author of Honorable Influence - founder of Mindful Marketing
Today, the mascots of insurance companies are better known than those of many colleges. To test that claim, try the following two-part quiz. The answers appear a few paragraphs below:
1) What are the mascots of the five largest U.S. public university campuses by enrollment?
- Texas A & M University
- University of Central Florida
- Ohio State University
- University of Florida
- Florida International University
2) What are brand characters of the following insurance companies?
- Liberty Mutual
If you’re like me, you know more on the second list than the first. Granted, I pay more attention to commercials than most people do, but I’m also a significant fan of college sports who works in higher education, which are good reasons why I should know list #2 too.
So, here are the answers:
1) Aggies, Knights, Buckeyes, Gators, Panthers
2) Duck, Mayhem, Gecko, Emu, Flo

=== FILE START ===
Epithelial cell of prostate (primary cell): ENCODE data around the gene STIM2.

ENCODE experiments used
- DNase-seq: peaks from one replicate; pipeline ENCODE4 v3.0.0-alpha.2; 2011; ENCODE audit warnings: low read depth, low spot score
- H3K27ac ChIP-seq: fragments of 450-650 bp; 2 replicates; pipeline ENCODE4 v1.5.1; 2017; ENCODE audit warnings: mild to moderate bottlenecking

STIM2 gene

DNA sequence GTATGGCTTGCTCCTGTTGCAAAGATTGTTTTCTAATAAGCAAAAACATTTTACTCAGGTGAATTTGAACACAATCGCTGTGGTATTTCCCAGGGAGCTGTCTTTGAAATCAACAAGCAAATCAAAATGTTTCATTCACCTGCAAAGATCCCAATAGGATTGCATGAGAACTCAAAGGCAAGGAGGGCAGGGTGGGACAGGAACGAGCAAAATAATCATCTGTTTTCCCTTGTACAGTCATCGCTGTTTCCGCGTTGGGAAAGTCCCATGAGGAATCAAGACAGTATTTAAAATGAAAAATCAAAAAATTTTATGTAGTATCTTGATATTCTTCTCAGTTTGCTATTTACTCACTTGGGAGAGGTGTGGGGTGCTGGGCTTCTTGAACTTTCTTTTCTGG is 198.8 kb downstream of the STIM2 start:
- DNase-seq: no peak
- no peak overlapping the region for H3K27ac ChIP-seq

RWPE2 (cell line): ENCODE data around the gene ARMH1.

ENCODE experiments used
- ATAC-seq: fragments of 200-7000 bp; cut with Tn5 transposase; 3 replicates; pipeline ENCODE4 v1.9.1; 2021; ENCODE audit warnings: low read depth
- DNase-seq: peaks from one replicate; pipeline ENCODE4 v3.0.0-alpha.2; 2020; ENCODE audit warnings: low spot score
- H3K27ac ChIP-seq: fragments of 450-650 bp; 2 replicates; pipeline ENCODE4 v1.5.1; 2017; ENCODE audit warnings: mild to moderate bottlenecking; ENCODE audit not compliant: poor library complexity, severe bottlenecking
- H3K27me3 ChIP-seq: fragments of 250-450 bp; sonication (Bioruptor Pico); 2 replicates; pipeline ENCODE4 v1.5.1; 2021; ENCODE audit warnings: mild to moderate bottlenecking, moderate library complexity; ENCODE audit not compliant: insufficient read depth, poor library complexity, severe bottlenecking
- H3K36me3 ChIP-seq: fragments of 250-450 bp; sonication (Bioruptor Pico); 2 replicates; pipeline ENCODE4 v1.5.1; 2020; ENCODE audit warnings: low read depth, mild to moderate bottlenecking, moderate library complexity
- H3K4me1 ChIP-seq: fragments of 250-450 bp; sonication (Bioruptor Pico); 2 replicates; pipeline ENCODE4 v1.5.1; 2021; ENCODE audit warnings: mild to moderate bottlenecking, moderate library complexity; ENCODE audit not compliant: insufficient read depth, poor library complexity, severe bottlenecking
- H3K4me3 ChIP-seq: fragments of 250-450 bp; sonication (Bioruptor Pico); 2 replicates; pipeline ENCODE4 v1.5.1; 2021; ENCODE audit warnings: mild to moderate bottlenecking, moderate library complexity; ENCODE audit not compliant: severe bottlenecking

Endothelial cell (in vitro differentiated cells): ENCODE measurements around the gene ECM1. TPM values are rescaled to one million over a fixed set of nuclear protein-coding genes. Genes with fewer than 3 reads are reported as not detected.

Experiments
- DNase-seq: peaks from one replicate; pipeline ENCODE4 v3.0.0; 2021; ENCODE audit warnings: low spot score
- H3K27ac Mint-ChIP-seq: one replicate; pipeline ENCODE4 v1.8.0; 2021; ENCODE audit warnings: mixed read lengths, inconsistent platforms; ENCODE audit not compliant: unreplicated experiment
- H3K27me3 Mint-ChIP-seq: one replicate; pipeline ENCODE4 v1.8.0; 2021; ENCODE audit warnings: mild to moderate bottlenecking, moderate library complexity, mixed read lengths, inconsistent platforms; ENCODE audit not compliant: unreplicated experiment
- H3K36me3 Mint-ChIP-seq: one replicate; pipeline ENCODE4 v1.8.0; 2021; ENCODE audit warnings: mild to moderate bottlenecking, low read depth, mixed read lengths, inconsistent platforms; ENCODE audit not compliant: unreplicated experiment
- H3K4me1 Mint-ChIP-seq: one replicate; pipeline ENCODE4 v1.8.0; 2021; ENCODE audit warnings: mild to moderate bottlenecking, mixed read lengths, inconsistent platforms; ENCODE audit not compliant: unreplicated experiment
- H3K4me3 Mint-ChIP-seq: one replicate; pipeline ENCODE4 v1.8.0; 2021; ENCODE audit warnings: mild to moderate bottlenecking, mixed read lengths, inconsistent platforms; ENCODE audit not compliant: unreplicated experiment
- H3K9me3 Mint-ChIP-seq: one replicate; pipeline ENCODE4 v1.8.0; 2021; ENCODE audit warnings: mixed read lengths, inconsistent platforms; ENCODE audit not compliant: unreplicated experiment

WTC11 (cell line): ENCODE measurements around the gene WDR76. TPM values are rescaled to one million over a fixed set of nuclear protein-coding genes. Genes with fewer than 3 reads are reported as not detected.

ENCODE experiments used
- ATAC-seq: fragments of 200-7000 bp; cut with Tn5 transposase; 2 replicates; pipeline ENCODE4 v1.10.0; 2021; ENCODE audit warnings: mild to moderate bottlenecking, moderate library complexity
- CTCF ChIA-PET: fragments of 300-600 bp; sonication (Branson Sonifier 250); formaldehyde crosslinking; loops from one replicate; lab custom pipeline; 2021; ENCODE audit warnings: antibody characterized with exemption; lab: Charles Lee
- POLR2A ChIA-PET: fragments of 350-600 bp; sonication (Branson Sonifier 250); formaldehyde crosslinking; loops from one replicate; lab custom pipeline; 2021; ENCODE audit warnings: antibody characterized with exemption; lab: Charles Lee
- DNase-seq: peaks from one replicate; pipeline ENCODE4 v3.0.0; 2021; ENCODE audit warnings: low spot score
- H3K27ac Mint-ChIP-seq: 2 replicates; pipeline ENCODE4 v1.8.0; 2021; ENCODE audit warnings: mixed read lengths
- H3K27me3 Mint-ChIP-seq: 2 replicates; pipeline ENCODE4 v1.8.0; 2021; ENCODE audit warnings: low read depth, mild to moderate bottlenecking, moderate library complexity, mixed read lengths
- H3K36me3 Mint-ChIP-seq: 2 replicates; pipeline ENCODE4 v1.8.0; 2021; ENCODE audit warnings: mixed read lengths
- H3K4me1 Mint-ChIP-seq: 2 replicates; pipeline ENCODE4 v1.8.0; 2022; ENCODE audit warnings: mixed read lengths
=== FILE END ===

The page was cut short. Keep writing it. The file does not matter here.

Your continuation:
The point of this exercise is to underscore how effective many insurance companies have been at familiarizing us with their brands’ personalities.
Despite the old adage, “You can’t argue with success,” one insurance provider is doing just that, making a very public case that all the time and energy its competitors spend building brand characters is wasted.
Unlike Geico or Allstate, the company with the hot take is not a household name for most people. It’s New Jersey Manufacturers Casualty Insurance Company, or NJM.
NJM began in 1913 by providing worker’s compensation to New Jersey businesses and a couple of decades later started to offer commercial and personal auto insurance and homeowners insurance. Over the last 100+ years it’s expanded its offerings even more, while extending into other states.